5.     develop and expand skills in singing, playing recorder, and interpreting music notation. (USP Outcome b)

6.     choose and design appropriate materials for teaching music to elementary school students. (USP Outcome b)


7.     develop skills in creatively choosing and adapting music materials to fit varying contexts, needs, cultural perspectives, and developmental levels. (USP Outcome c)

8.     be aware of technology and software available for teaching music to elementary students.

9.     be aware of the variety of ways music may effectively be used in the elementary classroom to contribute to classroom management, building community, motivation, and establishing a positive classroom environment.

10.     become familiar with the foundations of several current approaches to music education curriculum.

11.    become familiar with the music standards in the Minnesota State Graduation Rule as well as the Minnesota FACS guide.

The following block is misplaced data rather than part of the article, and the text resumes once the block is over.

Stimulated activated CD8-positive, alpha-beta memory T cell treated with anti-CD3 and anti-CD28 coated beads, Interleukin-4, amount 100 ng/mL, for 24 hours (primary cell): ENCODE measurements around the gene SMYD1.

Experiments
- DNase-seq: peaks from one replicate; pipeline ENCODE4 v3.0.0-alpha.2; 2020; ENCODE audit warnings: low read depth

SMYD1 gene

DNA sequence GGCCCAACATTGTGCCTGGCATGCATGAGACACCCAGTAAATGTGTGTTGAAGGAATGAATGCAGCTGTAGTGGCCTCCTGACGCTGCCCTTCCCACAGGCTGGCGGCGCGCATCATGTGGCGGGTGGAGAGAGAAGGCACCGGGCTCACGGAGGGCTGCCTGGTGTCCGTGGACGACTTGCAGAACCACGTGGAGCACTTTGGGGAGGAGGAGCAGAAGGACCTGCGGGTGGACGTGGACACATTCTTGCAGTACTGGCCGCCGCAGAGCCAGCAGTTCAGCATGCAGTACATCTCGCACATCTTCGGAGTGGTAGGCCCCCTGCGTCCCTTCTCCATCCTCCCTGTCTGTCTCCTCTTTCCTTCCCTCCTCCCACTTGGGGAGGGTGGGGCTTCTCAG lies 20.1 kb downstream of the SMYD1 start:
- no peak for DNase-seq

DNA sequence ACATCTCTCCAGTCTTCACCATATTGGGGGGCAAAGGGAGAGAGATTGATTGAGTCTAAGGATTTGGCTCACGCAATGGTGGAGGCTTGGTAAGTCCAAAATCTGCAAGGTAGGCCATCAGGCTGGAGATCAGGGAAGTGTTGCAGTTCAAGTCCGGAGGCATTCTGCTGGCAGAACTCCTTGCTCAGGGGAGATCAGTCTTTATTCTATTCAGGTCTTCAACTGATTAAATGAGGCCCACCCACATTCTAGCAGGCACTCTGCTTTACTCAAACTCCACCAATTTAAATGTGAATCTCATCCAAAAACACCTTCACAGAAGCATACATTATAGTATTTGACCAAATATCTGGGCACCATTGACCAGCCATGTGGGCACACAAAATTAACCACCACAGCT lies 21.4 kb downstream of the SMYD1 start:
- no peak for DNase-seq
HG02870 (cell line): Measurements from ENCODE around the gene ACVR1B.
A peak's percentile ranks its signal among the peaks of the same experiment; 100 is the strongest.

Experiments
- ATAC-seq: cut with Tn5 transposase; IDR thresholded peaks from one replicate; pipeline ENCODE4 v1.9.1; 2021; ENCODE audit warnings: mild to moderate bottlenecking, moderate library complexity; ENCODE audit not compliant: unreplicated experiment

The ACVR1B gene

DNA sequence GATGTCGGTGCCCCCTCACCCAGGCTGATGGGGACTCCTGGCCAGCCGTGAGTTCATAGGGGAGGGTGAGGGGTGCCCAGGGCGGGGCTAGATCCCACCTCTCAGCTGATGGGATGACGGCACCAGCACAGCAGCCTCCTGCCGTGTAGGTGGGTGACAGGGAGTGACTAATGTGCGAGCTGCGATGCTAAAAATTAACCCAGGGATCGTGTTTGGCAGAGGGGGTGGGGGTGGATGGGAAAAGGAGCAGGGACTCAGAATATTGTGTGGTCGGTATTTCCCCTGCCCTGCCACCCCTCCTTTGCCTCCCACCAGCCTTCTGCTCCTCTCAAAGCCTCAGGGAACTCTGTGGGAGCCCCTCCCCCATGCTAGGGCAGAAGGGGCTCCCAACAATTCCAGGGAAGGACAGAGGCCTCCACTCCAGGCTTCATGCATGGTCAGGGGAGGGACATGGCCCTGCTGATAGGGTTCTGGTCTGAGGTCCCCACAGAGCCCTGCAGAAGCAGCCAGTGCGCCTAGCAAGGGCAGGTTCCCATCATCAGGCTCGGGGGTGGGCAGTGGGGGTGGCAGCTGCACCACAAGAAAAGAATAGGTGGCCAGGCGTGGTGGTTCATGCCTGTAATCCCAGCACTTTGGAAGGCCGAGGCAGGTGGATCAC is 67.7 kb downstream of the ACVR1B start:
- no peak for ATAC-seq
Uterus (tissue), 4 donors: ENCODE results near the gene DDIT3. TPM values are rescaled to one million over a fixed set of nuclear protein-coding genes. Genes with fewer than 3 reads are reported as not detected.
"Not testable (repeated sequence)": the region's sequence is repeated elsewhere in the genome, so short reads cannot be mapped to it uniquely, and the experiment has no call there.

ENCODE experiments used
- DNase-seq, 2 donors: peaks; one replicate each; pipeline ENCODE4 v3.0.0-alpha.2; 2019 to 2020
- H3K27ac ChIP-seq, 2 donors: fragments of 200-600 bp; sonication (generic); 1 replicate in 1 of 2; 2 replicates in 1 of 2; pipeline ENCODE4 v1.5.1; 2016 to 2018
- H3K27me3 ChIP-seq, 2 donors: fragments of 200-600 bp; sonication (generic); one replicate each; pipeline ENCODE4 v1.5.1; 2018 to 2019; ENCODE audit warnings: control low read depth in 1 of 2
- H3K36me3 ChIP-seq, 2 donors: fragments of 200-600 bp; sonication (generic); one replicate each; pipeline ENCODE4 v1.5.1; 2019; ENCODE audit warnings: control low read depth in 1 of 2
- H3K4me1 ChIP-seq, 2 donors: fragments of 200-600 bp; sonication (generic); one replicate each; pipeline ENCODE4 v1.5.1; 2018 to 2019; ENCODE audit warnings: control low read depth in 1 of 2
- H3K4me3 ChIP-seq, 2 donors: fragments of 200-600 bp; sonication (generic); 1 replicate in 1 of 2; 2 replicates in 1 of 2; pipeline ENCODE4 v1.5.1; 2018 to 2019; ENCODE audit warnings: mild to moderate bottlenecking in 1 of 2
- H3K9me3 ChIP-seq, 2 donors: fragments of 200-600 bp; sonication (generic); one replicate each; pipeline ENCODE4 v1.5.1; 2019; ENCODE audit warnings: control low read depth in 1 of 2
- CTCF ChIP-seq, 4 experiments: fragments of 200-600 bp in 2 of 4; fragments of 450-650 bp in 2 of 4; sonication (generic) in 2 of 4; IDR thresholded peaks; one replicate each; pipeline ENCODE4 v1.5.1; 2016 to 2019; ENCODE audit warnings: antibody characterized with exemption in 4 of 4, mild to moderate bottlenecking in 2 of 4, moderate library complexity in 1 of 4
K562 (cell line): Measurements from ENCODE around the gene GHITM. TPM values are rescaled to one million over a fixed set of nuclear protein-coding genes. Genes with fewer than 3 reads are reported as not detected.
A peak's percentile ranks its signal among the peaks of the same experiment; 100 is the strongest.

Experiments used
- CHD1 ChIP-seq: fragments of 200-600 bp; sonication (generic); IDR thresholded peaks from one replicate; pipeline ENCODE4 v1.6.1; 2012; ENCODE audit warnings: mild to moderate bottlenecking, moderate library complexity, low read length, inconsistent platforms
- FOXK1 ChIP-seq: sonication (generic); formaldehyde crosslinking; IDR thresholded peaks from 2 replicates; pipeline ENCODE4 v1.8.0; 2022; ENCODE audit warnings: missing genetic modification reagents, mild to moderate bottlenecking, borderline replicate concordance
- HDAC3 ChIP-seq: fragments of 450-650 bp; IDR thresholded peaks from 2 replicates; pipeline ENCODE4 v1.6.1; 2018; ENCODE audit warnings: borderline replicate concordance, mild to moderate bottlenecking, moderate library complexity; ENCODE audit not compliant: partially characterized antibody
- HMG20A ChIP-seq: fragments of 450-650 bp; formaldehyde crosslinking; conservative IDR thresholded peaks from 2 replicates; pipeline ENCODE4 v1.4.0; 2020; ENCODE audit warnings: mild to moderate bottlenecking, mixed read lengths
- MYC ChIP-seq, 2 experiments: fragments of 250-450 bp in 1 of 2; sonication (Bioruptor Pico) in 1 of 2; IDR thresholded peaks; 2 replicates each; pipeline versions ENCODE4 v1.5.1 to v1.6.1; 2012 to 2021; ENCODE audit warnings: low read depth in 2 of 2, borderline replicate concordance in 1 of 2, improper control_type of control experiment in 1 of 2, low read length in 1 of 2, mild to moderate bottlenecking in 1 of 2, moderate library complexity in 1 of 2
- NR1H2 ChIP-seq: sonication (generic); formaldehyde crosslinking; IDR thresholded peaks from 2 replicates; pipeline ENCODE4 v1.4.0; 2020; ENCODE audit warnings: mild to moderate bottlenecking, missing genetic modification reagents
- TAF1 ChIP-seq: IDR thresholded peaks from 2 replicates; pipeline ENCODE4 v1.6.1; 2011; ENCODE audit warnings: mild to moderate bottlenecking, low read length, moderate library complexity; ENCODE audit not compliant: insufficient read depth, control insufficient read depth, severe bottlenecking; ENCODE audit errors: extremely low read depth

l2.     understand and appreciate the value of music education in the elementary school.

Attendance and Success:
    Attendance is required in this course. Active participation in class activities may not be replicated in notes and represents an important part of the learning experience. Attendance will be factored into the final grade. Students are required to be on time and to remain the entire class period. Work for other classes will not be considered an excused absence.
   
Success in this class will depend upon:
--willingness to accept responsibility for learning
--active, respectful and willing participation in class
--thorough and thoughtful preparation of assignments and readings
--punctuality in completing assignments